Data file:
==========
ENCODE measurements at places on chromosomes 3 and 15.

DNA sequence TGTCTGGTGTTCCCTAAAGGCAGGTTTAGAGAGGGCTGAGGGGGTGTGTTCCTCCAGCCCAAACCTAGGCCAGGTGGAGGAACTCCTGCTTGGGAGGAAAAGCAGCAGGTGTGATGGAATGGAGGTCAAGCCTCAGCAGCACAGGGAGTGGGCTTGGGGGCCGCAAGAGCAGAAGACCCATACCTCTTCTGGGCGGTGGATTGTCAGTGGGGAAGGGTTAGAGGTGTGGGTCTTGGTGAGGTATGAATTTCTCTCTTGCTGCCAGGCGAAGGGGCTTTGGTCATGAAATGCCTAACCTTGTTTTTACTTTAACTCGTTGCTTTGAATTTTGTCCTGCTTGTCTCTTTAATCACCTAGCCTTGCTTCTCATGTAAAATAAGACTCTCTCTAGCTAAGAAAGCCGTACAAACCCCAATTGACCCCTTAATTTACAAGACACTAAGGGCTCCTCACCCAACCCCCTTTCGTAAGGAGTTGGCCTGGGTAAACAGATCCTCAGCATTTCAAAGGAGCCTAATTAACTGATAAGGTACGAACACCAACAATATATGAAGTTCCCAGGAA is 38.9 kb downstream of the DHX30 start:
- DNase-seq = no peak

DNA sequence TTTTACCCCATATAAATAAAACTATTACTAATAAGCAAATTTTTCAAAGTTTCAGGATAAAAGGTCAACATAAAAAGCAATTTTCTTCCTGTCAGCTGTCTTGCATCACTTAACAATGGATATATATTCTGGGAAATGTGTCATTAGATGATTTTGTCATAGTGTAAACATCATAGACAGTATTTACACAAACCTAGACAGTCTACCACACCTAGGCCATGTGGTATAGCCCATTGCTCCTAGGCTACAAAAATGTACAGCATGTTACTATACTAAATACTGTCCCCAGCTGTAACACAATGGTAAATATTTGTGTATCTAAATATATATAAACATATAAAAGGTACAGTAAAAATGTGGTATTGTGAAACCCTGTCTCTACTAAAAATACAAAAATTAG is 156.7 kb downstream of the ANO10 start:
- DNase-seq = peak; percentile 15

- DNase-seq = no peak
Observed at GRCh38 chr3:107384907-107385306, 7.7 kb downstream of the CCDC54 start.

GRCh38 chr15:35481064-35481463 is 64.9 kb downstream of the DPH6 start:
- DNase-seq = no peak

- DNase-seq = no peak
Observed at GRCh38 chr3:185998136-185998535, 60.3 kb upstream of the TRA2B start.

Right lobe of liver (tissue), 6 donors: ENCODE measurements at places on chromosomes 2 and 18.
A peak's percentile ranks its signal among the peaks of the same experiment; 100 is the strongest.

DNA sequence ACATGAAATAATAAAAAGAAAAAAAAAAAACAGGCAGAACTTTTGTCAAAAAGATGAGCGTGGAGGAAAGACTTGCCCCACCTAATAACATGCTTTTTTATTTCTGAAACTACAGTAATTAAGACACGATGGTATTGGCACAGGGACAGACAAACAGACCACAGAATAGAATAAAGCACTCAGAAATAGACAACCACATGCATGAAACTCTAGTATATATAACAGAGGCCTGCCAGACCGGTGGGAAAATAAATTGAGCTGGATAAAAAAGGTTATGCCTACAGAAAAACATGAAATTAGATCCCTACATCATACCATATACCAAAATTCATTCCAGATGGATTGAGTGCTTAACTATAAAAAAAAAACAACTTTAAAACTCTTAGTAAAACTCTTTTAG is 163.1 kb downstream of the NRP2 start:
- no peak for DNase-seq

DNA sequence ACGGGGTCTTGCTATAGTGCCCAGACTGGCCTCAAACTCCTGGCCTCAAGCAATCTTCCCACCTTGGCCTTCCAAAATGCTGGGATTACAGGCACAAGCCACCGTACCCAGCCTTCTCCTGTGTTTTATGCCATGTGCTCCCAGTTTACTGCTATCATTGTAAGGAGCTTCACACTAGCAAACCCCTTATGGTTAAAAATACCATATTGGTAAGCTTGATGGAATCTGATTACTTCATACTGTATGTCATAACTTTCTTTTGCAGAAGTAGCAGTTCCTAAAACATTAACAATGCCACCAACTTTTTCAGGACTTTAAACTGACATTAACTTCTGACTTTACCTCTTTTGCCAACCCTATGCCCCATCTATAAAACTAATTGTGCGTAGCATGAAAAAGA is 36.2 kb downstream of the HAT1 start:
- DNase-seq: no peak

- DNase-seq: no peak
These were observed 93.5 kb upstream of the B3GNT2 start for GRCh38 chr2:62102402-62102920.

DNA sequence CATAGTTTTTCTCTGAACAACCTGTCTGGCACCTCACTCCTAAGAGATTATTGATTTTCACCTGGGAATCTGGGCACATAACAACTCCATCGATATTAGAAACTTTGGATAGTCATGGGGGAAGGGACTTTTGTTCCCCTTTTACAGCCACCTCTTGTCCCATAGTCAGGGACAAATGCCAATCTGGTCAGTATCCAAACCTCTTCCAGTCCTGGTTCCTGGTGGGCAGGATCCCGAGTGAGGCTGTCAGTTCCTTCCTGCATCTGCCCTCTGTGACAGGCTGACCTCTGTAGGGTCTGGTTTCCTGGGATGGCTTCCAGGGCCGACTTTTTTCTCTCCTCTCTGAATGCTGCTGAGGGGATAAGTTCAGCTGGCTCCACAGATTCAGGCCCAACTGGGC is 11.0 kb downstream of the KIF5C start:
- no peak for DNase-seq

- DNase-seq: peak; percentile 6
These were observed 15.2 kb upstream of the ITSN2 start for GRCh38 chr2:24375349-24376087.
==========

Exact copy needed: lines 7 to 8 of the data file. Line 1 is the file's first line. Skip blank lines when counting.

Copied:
Observed at GRCh38 chr3:107384907-107385306, 7.7 kb downstream of the CCDC54 start.

GRCh38 chr15:35481064-35481463 is 64.9 kb downstream of the DPH6 start: